Once the data have been put through these paces, some simple but informative findings are out there to be found. For example, perform a simple SUM of the vote totals in G and you’ll register 733,381; divide that overall count by the referendum’s 66,687 voters and you’ll realize an average of almost exactly 11 selections per voter – around 10.99736, if you take the number that far. Remember that each participant was in effect granted 20 votes, as it were, per the 10/10 city-arrondissement split described above and so it would seem that voters either knew or cared too little about some of the projects. But it’s a free country.
Next note the VOTES PAR INTERNET and VOTES PHYSIQUES data, in line with the option afforded voters to cast their ballot either online or at an in-person venue. If we draw up a new field in K, which I’m calling Internet/Physique, and enter in K2:
We will have thereby figured the ratio of cyber to land-based votes by project, once you copy down K, of course. We can then try this pivot table:
Row Labels: Projets Gagnant/Non retenus (that is, project winners and losers, respectively)
Values: Projets Gagnant/Non retenus (Count)
Decimals aside, we see that the Internet/Physical Place proportions for project winners and losers is nearly identical; that may merely substantiate a default, null hypothesis, but I would have suspected some disparity along winner-loser lines, for whatever reason, and it seems I’d have been wrong. On the other hand, I should have been wrong, because the multi-choice project vote option vested in each participant might have circulated sufficient variety among the per-voter selections to in effect swing us back to the default prediction. That is, given the pool of 600-plus projects from which to decide, the for/against distributions might well be expected to vary “randomly” by type of voter venue.
However, if you break out the ratio by arrondissement:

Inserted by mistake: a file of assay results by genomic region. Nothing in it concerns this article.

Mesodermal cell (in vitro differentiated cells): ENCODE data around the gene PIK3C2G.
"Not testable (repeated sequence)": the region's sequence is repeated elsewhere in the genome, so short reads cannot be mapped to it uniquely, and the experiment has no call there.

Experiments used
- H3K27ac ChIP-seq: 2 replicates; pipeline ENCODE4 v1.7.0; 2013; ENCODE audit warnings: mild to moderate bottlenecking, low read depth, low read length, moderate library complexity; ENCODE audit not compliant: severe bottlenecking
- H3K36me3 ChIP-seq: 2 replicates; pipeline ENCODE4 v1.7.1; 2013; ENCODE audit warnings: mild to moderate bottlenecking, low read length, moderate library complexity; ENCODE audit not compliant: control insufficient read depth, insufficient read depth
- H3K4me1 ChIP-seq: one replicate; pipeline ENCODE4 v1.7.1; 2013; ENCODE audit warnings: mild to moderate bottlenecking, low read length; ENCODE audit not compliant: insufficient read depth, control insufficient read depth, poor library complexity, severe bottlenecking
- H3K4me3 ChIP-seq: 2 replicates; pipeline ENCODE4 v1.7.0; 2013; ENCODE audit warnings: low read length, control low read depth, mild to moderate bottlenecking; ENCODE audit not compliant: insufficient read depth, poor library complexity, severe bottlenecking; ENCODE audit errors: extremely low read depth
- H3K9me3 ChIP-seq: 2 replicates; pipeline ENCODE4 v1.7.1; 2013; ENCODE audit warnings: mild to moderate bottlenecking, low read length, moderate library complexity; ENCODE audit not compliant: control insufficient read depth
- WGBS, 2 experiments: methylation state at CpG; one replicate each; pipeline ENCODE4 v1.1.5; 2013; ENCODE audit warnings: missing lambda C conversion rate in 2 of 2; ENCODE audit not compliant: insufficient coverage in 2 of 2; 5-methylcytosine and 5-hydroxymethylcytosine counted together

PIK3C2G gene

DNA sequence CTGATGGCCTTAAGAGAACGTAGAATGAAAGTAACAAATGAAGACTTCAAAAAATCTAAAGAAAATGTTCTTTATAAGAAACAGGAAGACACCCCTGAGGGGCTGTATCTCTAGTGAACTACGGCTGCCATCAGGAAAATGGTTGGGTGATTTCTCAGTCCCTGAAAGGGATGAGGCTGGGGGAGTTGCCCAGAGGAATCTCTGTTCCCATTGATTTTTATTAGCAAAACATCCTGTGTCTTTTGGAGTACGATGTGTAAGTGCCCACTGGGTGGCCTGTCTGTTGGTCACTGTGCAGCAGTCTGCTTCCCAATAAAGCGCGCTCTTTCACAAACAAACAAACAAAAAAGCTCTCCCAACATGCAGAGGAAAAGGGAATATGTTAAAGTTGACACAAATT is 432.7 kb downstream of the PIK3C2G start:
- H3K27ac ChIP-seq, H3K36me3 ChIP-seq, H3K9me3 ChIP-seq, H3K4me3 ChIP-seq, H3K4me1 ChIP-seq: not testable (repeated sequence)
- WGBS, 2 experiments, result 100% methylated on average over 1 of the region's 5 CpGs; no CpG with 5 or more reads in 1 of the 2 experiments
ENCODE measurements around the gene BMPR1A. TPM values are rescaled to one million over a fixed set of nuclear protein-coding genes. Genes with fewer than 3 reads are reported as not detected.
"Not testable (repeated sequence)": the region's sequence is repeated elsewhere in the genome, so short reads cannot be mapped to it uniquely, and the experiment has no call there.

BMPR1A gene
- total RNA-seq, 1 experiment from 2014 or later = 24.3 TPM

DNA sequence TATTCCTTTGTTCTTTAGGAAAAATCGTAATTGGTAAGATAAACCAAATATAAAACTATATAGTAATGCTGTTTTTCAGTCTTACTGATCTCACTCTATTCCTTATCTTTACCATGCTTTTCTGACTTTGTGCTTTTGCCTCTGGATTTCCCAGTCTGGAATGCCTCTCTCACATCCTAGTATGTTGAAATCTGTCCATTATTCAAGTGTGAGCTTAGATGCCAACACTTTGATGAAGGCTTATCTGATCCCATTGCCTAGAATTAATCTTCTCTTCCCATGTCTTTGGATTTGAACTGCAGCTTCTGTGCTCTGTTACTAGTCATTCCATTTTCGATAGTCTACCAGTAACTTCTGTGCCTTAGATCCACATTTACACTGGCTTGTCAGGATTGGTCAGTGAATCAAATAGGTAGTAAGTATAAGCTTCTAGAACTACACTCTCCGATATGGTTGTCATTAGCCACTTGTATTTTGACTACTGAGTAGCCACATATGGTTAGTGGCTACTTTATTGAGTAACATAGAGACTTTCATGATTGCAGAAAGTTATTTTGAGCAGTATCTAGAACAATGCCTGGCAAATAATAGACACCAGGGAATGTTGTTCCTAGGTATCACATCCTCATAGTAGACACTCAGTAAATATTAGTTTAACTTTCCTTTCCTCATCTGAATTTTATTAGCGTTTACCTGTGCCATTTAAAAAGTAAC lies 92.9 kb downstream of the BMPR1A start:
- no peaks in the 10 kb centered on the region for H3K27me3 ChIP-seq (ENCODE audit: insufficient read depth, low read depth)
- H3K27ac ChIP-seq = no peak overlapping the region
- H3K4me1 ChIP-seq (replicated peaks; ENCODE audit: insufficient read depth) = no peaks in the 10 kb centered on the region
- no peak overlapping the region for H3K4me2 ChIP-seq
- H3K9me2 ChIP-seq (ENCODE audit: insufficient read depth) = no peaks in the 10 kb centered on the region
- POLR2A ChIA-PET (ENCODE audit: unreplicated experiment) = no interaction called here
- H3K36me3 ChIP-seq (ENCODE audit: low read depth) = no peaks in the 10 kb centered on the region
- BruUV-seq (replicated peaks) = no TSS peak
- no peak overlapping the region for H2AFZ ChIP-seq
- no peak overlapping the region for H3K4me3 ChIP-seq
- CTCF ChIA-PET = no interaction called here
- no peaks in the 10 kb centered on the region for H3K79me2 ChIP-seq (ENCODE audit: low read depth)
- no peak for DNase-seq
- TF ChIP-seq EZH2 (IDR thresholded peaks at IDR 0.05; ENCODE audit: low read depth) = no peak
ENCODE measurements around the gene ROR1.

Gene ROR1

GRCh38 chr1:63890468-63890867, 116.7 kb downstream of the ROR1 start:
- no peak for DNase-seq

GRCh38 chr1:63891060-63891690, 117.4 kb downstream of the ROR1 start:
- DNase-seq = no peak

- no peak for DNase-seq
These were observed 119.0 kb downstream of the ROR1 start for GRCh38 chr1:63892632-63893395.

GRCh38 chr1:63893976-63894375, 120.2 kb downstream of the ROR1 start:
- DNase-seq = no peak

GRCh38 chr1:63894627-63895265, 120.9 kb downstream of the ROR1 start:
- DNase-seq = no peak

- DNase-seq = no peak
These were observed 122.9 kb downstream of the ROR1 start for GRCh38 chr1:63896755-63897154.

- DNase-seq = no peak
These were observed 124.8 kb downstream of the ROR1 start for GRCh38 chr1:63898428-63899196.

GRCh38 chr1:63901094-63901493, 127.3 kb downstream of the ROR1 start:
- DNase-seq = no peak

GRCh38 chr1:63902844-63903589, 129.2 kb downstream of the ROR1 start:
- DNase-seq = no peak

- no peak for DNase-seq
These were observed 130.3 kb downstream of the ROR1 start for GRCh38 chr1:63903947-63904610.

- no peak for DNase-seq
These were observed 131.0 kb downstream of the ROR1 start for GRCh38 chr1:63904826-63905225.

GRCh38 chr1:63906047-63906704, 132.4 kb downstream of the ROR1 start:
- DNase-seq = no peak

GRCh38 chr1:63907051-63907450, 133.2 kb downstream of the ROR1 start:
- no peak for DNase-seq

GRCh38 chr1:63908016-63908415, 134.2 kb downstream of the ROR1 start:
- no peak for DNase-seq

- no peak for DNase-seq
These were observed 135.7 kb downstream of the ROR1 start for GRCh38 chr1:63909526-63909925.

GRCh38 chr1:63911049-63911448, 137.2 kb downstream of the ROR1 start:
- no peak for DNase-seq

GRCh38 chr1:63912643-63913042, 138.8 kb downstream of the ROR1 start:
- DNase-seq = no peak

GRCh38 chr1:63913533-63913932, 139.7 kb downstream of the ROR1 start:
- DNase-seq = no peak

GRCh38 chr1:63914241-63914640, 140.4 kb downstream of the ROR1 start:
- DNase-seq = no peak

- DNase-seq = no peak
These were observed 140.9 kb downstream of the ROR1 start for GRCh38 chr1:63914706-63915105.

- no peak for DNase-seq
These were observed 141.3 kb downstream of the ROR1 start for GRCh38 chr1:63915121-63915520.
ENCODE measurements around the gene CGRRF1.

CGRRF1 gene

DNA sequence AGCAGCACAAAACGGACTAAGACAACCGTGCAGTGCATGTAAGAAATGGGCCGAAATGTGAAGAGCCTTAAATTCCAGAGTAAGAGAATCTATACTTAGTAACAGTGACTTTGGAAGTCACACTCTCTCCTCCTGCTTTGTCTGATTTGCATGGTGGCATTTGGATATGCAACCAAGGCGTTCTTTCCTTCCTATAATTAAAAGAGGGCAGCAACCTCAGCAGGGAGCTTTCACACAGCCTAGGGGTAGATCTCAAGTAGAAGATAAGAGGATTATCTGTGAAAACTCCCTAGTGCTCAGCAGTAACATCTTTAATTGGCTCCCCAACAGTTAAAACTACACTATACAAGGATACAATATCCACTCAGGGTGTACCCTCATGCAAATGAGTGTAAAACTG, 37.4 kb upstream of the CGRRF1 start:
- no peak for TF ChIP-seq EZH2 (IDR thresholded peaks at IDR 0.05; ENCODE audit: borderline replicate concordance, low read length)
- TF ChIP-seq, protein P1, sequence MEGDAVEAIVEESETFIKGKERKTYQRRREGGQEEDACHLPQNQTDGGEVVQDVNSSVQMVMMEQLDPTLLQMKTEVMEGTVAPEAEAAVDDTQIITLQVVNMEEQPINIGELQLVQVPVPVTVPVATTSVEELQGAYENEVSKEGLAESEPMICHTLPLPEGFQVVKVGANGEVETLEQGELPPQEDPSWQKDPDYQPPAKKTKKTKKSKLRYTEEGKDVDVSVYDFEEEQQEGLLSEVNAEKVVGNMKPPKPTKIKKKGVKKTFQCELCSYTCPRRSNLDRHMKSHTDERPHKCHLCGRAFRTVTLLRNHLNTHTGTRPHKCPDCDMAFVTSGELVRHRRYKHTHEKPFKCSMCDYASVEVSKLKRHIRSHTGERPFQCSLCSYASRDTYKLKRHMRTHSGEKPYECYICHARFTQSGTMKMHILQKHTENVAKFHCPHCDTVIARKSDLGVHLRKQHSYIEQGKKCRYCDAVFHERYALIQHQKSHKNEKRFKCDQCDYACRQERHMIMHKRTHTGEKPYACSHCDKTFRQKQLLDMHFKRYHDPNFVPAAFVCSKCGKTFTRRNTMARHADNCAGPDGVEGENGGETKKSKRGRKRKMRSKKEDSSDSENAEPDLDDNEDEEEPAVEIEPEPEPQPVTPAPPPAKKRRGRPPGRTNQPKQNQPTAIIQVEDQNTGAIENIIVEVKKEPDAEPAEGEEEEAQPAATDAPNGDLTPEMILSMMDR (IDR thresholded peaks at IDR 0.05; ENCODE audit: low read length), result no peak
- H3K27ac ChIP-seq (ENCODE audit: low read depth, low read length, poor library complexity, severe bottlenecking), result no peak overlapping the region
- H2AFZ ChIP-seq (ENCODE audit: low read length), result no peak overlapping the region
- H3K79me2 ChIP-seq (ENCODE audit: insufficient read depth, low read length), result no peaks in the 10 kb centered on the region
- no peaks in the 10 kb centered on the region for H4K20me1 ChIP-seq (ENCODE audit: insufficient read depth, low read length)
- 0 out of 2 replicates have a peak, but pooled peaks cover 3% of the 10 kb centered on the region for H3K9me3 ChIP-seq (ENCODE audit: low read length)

Row Labels: Localisation
Values: Internet/Physique (Average; here I’d format the numbers to two decimals)
The data give way to striking maldistributions:
This time the ratios careen all across the table, and I’m not entirely sure why (remember the large 75000 total reflects the vote for city-wide projects. In addition, it’s not entirely clear that the voters were required to live in the arrondissements for whose projects they voted. See the Participatif site, FAQs 31 and 32. And one more important in addition: note the above totals factor all 733,000 votes, and not the isolable individuals who cast them. Thus the numbers here could be roughly divided by 11, the average vote-per-voter, without any apparent impairment of the meaning of the results. But it’s also possible internet voters opted for more projects than those of the in-person cohort – or vice versa. That potential skew merits consideration, but it can’t be plotted directly from the spreadsheet data.)
It’s quite noteworthy that the voters in the posh 75007 and 75008 arrondissements favoured in-person balloting, as did participants in the more-or-less trendy 3rd and 4th. But the hip, Left-Banked 6th was most internet-partial, as was the 9th in the center of the city. Whether these skews are properly understood as attitudinal or logistical, i.e. a function of the accessibility of the on-the-ground polling places, is a matter for a round of research. We could add however, that the correlation between Internet/physique ratios and arrondissement participation sizes is an indifferent .12.
So at least that doesn’t matter.